THE stories of Aberdeen’s heroes are set to be brought to life at as part of a city festival.
Illuminators of Aberdeen, an installation at SPECTRA Aberdeen 2016, will use a specially designed app to highlight a series of stories showcasing Aberdeen’s history of innovators.
Visitors to the four-day light festival will follow a trail of light boxes in Union Terrace Gardens, which display a series of illustrations.
Using 3D virtual video animations and image recognition software, an animated video will spring to life from the user’s smartphone or tablet when it is pointed at the images. The app will feature the stories of notable figures from Aberdeen’s history including “The Wizard of the North” – Professor John Henry Anderson.
Prof Anderson was born in Kincardine O’Neil in 1814. Although orphaned at the age of 10, he became a global phenomenon for his groundbreaking illusions including his famous trick where he appeared to catch a bullet fired from a gun.
He is credited with inspiring famous magician Harry Houdini who paid for the upkeep of his grave in Aberdeen’s St Nicholas cemetery.
Brechin-born speech therapist and child drama pioneer Catherine Hollingworth will also feature on the app. She created Aberdeen’s Children’s Theatre in 1942.
James Clerk Maxwell, born in 1831, served as Professor of Natural Philosophy at Marischal College between 1856 and 1860.
He was the first person to print a colour photograph, but became well known for his work on electricity and magnetism.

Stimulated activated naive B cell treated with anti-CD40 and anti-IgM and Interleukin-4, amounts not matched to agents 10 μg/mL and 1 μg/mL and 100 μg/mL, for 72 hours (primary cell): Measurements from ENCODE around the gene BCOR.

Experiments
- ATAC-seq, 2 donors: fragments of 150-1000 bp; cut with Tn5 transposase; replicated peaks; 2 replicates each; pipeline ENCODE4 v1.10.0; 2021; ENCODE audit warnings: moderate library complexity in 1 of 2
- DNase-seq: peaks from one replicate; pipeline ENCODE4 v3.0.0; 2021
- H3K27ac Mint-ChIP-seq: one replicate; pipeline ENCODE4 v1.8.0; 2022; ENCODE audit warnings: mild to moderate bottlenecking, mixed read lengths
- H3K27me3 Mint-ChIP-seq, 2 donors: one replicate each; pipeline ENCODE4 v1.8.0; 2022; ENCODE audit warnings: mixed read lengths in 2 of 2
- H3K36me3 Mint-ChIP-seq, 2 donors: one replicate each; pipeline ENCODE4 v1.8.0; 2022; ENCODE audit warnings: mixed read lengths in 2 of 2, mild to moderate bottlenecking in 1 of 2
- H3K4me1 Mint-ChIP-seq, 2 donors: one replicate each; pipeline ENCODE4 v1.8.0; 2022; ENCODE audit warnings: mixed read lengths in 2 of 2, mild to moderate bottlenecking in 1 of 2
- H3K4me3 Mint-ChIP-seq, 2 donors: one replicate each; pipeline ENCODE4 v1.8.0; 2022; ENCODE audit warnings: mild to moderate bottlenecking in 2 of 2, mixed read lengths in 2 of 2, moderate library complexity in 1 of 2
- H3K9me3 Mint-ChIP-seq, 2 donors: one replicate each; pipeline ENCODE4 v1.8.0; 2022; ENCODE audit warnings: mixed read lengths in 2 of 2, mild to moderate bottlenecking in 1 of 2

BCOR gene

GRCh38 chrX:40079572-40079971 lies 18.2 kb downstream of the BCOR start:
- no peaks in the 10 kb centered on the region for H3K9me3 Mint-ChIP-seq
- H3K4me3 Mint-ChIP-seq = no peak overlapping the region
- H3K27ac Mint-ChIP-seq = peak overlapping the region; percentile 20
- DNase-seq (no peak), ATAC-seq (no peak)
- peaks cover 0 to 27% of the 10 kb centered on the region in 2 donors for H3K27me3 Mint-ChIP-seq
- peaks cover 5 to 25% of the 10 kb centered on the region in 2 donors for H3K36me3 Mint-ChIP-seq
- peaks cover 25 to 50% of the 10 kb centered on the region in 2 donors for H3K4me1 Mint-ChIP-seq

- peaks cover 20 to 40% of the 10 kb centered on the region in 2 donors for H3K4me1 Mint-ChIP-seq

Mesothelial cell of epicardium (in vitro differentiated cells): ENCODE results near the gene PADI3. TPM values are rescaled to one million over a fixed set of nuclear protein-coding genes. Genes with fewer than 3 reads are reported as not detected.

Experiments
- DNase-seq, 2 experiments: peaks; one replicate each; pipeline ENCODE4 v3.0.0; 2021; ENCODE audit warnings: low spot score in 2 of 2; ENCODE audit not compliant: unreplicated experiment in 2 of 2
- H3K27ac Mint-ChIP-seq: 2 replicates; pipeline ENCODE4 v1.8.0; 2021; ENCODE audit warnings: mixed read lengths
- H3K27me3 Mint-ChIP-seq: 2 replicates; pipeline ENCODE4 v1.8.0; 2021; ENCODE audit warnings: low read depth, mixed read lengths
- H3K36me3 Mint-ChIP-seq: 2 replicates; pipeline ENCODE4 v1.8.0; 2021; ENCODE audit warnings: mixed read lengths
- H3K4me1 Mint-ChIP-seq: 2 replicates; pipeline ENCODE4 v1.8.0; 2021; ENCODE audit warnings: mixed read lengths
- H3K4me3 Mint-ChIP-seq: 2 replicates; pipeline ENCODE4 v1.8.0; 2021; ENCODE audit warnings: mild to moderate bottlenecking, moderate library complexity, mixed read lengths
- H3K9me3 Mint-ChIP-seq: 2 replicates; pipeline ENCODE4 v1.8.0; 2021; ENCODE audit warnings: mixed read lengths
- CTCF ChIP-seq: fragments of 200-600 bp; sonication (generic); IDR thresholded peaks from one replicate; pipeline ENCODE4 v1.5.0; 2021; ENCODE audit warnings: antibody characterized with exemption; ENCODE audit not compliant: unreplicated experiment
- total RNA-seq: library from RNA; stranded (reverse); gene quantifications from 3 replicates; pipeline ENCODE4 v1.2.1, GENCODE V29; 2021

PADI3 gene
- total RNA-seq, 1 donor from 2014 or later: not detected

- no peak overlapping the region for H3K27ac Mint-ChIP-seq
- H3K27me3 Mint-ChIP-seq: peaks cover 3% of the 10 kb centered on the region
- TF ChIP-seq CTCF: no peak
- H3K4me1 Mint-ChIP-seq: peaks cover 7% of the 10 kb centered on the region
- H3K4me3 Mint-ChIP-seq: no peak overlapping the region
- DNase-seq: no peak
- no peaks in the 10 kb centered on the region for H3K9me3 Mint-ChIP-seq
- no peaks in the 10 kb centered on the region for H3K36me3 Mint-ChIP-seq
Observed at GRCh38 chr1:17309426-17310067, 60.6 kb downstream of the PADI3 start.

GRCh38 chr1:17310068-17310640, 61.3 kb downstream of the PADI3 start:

His was voted as the third greatest physicist of all time, coming behind Isaac Newton and Albert Einstein.
Prof John Mallard, who worked at the University of Aberdeen, is also immortalised on the app for his work leading the team which built the first whole body MRI scanner.
Aberdeen clinicians carried out the world’s first body scan of a patient from Fraserburgh in 1980.
The story of opthalmic surgeon Dr William Clark Souter is also featured. He received the polar medal for his service as ship’s surgeon on the Terra Nova which travelled to Antarctica in 1903 to rescue Captain Scott’s RRS Discovery from ice.
The app has been designed specifically for SPECTRA by art collaboration Stand and Stare, run by brother and sister Barnard and Lucy Heywood.
The app will be one of the main attractions at Spectra’s four-day light extravaganza which will start on Thursday, February 11 and run until Sunday, February 14.
Now in its third year, the event has grown from one site to four across the city – Union Terrace Gardens, St Nicholas Kirk The Marischal College and Seventeen on Belmont Street. SPECTRA 2016 is a free event organised by Aberdeen City Council which has contributed £200,000.
Flaming metal sculptures, cascading fiery fountains, a labyrinth of light and an illuminated 900-year-old graveyard are just some of the sights visitors can enjoy during the four-day SPECTRA Festival of Light event.
To download the app, go to the Apple Store and search for Illuminators of Aberdeen. An Android version is due to go live in the next couple of days.